Cultural Awareness is Good Business

Cultural Awareness is Good Business

“Korea: Land of The Morning Calm” was presented at the Galvin Fine Arts Center at St. Ambrose University on Oct. 21, 2017 as part of the university Faces of Globalization series.   There were presentations on the Korean adoption system (presented by an adult adoptee), the state of politics in East Asia, art displays and wonderful music.   Our region is enriched by the many nationalities and groups calling the Quad Cities home.

We are blessed to have had International clients and consultants with extensive inter-cultural experience and knowledge.   Recently a consultant shared some ”transactional” tips and conducted discussion on cultural sensitivity with customers  with employees of a local construction company.    This process gave sales and operational personnel the chance to look at how they interact with the many ethnic and cultural groups who make the Quad Cities home.   Key concepts were:

Interaction – Personal space, being present, patient listening.

Flexibility –  Don’t assume anything, don’t take offense.

Behavior –  Get some background or ask what to expect in transaction, be patient.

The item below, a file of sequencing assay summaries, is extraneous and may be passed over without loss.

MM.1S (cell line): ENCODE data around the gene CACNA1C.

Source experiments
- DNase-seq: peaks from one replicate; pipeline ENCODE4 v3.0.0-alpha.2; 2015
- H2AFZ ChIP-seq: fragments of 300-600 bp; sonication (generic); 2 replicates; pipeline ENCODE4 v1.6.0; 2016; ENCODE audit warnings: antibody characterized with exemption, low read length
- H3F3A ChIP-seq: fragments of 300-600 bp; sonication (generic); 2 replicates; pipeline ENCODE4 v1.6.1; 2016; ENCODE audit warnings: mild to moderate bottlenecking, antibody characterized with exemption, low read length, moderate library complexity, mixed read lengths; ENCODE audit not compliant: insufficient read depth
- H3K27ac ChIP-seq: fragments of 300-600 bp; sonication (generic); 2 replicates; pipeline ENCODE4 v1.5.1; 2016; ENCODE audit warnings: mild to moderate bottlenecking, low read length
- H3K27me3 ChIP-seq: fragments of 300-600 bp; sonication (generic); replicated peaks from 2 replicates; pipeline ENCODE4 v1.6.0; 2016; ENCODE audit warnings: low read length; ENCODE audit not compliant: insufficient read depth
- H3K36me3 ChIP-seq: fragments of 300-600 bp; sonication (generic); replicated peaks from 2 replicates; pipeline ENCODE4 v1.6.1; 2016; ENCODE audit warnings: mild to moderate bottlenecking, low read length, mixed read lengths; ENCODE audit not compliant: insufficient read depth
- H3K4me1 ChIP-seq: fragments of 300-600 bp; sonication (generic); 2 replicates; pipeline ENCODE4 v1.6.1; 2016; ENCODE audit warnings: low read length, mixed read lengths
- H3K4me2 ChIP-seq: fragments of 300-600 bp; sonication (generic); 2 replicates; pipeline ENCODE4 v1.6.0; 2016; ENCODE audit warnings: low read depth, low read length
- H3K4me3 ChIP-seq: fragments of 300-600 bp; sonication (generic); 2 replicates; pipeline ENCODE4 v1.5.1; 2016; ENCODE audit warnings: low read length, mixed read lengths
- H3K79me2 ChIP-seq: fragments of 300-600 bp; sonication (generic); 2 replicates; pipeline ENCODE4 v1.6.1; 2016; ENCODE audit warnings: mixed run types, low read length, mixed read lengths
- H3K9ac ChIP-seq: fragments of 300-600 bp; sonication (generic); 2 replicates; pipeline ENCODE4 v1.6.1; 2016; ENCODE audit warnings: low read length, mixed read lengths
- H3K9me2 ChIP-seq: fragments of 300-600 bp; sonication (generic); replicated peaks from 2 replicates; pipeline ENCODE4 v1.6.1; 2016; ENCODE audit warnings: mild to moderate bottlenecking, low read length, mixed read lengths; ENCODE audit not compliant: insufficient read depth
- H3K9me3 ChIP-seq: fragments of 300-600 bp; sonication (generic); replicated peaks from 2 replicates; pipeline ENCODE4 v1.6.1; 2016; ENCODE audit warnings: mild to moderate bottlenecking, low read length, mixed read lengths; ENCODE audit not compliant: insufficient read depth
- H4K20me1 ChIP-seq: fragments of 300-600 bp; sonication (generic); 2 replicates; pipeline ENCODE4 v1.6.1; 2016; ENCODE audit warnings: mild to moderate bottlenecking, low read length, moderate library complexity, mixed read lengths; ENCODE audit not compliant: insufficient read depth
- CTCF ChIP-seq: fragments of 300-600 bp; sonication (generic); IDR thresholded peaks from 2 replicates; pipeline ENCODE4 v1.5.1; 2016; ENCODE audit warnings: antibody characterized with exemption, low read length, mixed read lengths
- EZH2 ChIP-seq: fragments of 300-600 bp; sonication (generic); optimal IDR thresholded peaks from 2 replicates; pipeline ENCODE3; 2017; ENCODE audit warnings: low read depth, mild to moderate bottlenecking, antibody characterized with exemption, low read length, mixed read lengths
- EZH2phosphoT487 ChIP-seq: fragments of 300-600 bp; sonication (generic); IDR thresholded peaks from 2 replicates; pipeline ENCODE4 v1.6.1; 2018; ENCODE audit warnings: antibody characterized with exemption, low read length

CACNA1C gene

Roles – Gender and cultural traditions which affect transactions.

Furthermore, different regions of the world and their cultures respond differently to interaction, called high and low context.  It has been said that when American want to say 100 things, they will verbalize 150 things for they are explicit in their use of language in communication.   When the Japanese verbalize 70 things, they are trying to get the other person to understand 100, for they are using implicit understandings and at times non-verbal cues to get their point across (Tero Trainers).

Developing “cultural competency” involves study and values clarification.  But it’s worth it, future customers may come to you because of your sensitivity and honesty with other members of their neighborhood and business network!